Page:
Crimson Peak Gives You A Reason to Head to the Theaters This October
“Ghosts are real, that much I know. I’ve seen them all my life…” So says main character Edith Cushing (played by Wasikowska).
TITLE: Crimson Peak
DIRECTOR: Guillermo del Toro
SCREENWRITER: Guillermo del Toro (written by) and Matthew Robbins (written by)
PRINCIPAL CAST: Mia Wasikowska, Jessica Chastain, Tom Hiddleston, Charlie Hunnam, Jim Beaver, and Burn Gorman
SUMMARY: When her heart is stolen by a seductive stranger, a young woman is swept away to a house atop a mountain of blood-red clay: a place ﬁlled with secrets that will haunt her forever. Between desire and darkness, between mystery and madness, lies the truth behind Crimson Peak. (Courtesy of Legendary Films)
From the opening scene of this movie, del Toro manages to completely immerse you into this ghostly Victorian world filled with shimmering crimson and electric blue. Vivid colors that contrast well with the drab gray colors of the Victorian era in which it is set. Creeping up the stairs to Edith’s bedroom we see a ghastly specter played by fan favorite Doug Jones (pale man and Fauno from Pan’s Labyrinth). “Beware of Crimson Peak,” he whispers. What is Crimson Peak? We’re left wondering as the movie continues on like a haunted house attraction.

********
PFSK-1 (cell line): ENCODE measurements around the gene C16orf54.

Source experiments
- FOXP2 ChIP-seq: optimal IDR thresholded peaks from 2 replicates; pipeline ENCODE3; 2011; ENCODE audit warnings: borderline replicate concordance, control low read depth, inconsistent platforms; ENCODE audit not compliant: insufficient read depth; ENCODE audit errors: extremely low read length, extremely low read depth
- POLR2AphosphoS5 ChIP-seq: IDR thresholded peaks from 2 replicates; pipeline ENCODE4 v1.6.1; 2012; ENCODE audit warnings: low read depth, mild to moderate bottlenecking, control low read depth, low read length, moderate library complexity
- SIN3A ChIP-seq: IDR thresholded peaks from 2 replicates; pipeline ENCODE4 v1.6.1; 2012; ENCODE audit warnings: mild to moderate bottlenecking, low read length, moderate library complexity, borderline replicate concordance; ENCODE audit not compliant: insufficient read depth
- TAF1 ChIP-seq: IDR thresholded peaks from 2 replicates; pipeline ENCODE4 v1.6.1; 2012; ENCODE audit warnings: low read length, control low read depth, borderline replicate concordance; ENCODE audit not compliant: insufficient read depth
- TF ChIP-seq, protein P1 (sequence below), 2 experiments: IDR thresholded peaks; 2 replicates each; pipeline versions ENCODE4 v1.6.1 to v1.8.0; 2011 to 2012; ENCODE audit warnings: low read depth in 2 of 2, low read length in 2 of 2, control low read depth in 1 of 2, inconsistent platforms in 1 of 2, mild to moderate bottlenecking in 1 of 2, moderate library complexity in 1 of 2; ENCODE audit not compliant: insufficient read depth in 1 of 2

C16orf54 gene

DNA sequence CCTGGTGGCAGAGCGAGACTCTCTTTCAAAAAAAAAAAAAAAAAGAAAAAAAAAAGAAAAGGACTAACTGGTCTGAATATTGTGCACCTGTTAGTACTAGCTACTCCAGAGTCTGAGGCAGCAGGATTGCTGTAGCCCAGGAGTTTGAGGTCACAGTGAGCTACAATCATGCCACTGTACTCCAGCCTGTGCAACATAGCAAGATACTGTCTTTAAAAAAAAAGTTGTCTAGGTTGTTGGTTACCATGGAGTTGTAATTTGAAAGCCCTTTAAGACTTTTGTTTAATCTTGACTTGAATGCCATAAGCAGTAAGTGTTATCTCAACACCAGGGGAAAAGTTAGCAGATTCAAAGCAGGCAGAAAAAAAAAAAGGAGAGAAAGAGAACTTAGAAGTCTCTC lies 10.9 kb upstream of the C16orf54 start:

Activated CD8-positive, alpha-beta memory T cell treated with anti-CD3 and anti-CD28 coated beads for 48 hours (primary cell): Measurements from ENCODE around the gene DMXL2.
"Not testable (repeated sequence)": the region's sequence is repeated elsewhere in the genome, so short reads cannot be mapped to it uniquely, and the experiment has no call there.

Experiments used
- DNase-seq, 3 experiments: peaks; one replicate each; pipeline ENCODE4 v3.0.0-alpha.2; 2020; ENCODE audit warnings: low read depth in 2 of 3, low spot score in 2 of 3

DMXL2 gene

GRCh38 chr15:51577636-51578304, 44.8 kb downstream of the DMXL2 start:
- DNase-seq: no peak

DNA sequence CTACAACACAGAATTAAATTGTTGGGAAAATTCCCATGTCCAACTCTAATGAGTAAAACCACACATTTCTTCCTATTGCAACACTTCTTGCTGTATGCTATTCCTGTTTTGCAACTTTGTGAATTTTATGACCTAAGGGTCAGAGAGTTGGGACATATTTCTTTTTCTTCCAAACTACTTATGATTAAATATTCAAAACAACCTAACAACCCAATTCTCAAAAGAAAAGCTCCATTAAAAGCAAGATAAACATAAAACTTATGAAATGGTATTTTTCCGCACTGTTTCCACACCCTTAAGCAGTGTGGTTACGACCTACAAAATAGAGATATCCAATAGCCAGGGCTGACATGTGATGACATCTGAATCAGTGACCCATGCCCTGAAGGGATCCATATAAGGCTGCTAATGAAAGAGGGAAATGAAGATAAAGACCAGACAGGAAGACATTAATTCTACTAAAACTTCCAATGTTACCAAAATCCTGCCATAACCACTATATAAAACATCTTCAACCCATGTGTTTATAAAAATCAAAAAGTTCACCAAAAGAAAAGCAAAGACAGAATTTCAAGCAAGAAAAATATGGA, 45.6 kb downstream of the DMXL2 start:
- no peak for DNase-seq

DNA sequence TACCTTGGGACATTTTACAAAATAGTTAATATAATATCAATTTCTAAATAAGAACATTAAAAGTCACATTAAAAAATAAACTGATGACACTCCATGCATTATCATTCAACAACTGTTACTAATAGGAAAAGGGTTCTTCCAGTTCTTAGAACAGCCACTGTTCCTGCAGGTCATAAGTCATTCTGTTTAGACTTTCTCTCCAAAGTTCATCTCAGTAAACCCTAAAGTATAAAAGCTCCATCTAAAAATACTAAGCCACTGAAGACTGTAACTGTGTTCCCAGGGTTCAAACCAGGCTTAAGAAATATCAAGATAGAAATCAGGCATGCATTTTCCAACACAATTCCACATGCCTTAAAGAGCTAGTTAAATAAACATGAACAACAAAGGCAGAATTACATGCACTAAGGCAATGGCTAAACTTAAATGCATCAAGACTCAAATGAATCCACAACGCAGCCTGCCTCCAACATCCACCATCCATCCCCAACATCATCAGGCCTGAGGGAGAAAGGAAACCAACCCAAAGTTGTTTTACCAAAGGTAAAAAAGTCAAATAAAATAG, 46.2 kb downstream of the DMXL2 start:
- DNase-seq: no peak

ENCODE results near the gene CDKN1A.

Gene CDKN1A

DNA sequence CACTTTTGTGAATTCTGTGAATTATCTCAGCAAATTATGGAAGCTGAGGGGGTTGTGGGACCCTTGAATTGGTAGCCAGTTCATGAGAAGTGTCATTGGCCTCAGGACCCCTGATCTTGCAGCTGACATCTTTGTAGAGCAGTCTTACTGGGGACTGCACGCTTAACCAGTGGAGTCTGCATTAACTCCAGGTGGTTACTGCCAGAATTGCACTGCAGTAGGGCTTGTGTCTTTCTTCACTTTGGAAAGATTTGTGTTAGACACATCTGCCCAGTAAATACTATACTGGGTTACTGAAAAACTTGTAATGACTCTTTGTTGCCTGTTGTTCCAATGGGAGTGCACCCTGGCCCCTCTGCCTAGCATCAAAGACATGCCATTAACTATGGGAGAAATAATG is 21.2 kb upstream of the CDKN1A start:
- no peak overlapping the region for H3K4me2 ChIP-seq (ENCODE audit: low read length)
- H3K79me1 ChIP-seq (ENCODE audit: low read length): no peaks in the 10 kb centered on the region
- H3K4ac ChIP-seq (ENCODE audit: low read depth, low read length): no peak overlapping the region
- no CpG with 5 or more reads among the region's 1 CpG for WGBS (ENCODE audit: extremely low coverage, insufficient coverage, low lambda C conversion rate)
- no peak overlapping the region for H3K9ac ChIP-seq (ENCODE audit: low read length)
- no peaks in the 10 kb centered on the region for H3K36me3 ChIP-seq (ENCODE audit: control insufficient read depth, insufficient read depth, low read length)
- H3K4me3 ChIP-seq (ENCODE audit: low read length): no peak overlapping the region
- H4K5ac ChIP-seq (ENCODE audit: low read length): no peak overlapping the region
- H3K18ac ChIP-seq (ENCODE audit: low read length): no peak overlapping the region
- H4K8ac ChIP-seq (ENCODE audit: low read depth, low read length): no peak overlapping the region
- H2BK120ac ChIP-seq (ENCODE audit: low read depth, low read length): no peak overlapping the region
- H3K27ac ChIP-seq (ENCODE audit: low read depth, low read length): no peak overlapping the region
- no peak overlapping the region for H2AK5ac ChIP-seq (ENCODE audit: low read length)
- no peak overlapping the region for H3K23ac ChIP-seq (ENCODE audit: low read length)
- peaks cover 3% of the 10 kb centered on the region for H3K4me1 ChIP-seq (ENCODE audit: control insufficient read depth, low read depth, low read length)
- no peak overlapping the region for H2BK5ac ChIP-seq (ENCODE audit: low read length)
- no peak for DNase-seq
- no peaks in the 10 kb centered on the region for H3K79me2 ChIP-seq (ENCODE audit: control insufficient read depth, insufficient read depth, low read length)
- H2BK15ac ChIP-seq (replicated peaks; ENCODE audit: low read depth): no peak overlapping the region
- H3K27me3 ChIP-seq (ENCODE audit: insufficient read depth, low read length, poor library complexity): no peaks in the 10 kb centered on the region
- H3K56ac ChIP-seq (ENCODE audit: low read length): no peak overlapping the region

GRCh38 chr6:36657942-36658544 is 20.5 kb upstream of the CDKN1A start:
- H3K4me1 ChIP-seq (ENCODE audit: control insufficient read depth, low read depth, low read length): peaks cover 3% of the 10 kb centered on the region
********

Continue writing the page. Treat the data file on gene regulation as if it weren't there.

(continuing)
…and much like a haunted house attraction, the movie relies a little too heavily on jump scares. Thankfully there are some great gore scenes, and heart thumping suspense toward the end that evens it out a bit. Between the horror we see a near perfectly acted drama unfurl. The one exception being the mediocre (not horrible) Wasikowska who still manages to occasionally shine.
The biggest standout in this movie was the cinematography, and the set and costume design. The three combined really suck you into the movie and liven up an otherwise lackluster plot. Yes, there is some down side to this movie, and it’s almost completely the writer’s fault. Shocking to believe considering it was written by Mathew Robbins (Close Encounters of the Third Kind, The Sugarland Express, and Batteries Not Included) and del Toro himself, until you consider that the last time the two got together they made the completely uninspired Don’t be Afraid of the Dark (2010) remake. Add in a few lame “iris outs,” a CGI book opening to denote that the prologue was over and the story was truly beginning, and you’ve managed to make a great movie just pretty good.
Don’t let that get you down though. This movie is worth seeing in theaters and probably worth purchasing when it comes out. I’ll most likely be watching it again before it’s out of theaters.